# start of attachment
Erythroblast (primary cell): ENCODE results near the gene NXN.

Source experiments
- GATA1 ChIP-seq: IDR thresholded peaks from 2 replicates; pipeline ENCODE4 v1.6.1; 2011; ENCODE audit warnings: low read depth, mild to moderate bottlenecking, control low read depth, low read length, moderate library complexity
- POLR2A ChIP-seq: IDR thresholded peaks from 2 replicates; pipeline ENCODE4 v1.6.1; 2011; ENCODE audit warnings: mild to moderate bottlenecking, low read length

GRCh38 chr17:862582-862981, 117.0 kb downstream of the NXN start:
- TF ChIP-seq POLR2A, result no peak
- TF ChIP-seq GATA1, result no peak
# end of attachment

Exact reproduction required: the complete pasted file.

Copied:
Erythroblast (primary cell): ENCODE results near the gene NXN.

Source experiments
- GATA1 ChIP-seq: IDR thresholded peaks from 2 replicates; pipeline ENCODE4 v1.6.1; 2011; ENCODE audit warnings: low read depth, mild to moderate bottlenecking, control low read depth, low read length, moderate library complexity
- POLR2A ChIP-seq: IDR thresholded peaks from 2 replicates; pipeline ENCODE4 v1.6.1; 2011; ENCODE audit warnings: mild to moderate bottlenecking, low read length

GRCh38 chr17:862582-862981, 117.0 kb downstream of the NXN start:
- TF ChIP-seq POLR2A, result no peak
- TF ChIP-seq GATA1, result no peak